Simeon and Anna have waited decades for the anointed one, fasting and praying for insight to recognize God’s beloved. When the baby Jesus enters the temple, carried by his parents, they see what everyone else misses, God’s vision incarnate in a little baby. No doubt many others see the parents and their child, but to them he was just another baby coming to be blessed by the temple priests. In contrast, Simeon and Anna see more.
Both of these elders recognize in Jesus the dawning of a new age, the coming of a new blessing for God’s people; not only for Israel, but also for everyone. Echoing the prophet Isaiah, Simeon sees in Jesus the promised salvation “which you have prepared in the presence of all peoples, a light for revelation to the Gentiles and for glory to your people Israel.” Anna sees in the child as “the redemption of Jerusalem.” Both of these elders praise God and spread the word. Instead of looking at the baby and the changes he is bringing into the world with both jealous envy and cynical pity; both Simeon and Anna see in Jesus a new thing God is doing and they praise God for it and spread the word.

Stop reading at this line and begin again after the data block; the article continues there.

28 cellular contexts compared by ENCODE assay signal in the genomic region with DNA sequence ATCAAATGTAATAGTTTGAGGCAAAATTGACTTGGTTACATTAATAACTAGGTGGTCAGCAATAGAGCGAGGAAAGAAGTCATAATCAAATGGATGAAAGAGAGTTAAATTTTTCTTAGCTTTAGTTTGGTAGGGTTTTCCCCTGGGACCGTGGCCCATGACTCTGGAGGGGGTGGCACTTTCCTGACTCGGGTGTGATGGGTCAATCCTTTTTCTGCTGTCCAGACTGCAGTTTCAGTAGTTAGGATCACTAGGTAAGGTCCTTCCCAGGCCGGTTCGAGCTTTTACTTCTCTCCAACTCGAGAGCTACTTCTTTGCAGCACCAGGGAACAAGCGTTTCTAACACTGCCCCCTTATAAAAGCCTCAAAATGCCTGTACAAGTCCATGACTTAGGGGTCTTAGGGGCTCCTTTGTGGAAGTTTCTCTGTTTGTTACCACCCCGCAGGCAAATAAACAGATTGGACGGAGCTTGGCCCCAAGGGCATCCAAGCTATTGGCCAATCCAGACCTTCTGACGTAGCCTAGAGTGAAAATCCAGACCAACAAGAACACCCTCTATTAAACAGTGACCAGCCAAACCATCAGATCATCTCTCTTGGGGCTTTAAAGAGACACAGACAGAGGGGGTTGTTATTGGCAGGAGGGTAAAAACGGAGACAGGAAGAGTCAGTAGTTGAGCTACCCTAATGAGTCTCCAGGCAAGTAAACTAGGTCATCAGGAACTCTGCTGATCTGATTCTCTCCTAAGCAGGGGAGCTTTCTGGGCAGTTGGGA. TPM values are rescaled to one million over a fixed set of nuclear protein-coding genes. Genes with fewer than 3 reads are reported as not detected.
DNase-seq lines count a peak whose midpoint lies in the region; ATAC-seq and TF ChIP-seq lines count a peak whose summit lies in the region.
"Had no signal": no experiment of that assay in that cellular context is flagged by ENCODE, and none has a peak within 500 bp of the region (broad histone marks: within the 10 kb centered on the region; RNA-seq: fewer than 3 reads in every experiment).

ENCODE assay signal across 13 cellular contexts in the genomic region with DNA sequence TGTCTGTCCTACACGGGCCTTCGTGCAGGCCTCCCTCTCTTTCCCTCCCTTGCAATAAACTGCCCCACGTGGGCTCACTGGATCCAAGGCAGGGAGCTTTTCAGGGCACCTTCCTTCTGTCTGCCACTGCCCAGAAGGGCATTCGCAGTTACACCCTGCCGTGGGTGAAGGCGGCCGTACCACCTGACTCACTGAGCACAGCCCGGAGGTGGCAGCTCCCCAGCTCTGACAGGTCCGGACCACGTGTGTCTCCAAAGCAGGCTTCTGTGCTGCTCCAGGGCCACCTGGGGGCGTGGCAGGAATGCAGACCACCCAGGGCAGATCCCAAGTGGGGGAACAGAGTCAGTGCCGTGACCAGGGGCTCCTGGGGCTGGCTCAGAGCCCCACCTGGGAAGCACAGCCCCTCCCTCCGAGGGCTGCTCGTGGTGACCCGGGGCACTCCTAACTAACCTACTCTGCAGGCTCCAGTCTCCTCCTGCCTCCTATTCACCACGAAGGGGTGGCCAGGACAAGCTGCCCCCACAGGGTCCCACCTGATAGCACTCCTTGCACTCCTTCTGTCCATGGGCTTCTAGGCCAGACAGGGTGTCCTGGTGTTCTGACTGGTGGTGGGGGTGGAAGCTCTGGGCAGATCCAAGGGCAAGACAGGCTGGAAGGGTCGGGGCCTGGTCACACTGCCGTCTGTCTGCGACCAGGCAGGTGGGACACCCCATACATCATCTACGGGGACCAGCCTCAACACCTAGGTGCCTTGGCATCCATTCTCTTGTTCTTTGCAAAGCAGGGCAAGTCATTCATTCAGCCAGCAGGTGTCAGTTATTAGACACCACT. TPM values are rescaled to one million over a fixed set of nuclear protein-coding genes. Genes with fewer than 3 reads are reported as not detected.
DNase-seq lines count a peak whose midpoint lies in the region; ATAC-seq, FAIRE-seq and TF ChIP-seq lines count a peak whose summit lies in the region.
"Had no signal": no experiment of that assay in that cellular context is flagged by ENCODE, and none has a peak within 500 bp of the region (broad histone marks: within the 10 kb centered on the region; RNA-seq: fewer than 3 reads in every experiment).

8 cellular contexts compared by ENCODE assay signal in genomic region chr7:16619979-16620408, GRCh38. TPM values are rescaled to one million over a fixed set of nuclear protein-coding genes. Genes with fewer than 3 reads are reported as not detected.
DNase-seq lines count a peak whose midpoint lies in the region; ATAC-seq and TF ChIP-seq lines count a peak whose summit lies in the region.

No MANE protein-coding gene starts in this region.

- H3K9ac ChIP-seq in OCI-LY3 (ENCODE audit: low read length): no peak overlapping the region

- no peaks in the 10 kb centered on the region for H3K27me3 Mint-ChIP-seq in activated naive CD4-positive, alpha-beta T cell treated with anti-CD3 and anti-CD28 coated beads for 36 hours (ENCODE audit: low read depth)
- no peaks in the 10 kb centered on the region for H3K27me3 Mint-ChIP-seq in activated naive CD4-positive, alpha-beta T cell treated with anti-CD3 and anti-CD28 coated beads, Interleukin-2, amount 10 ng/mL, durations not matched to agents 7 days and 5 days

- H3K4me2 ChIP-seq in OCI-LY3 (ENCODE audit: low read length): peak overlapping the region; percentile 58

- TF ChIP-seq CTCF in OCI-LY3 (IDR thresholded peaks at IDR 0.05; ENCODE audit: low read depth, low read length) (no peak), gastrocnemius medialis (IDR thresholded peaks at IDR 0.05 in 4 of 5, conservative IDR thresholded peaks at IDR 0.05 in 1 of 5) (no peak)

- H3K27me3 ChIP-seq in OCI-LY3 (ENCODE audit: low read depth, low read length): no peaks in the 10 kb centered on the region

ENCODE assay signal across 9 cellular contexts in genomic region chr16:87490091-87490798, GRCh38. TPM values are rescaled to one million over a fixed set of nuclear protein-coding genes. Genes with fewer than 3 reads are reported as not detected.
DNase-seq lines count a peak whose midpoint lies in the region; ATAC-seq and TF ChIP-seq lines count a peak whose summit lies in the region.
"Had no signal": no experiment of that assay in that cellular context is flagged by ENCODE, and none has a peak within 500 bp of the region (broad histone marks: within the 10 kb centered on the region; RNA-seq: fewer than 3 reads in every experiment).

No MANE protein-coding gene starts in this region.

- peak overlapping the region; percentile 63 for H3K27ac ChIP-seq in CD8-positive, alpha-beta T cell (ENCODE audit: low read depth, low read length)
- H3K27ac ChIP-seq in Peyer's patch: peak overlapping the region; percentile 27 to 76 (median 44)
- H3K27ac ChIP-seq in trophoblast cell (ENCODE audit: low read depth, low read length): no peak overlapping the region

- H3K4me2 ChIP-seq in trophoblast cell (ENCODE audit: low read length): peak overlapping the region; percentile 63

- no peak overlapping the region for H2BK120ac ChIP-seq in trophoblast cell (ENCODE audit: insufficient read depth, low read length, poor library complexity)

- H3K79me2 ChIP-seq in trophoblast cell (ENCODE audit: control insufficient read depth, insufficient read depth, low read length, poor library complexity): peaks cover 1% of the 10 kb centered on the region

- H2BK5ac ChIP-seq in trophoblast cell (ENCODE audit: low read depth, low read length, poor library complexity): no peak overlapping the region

I wonder about Mary here. I wonder about her reaction. After all, she’s finally had this miracle child and is coming to offer him to the temple and cleanse herself. And this strange man comes up and starts calling to God, saying her son will not only save Israel, but offer revelation to the gentiles. Something to wonder at indeed! The man blesses Mary with her child’s destiny, but he doesn’t stop there.
“And a sword will pierce your own soul too.” From there the text moves on to Anna and her celebration. No word about how Mary reacted from these hard words. I don’t think she doubted them though. She knows who her son is and she has been told who he will be. Everyone is celebrating his life and I think she celebrates too, but I think she is also afraid. Afraid for her baby boy. Everyone hopes for the Messiah. But I doubt many parents would hope for such a hard destiny for their child.
I think one of the reasons we can go through the normal season of Christmas cheer without anything changing is that we sometimes skip the hard parts. Yes, Jesus was born in human flesh and dwelt among us. That is amazing and joyful and something to be praised. But even at the very beginning we see the shadow of the cross. We see the hard things that are to come in his life with the gifts from the wise men, with the proclamations of Simeon and Anna. Mary knows that this child will cause her pain.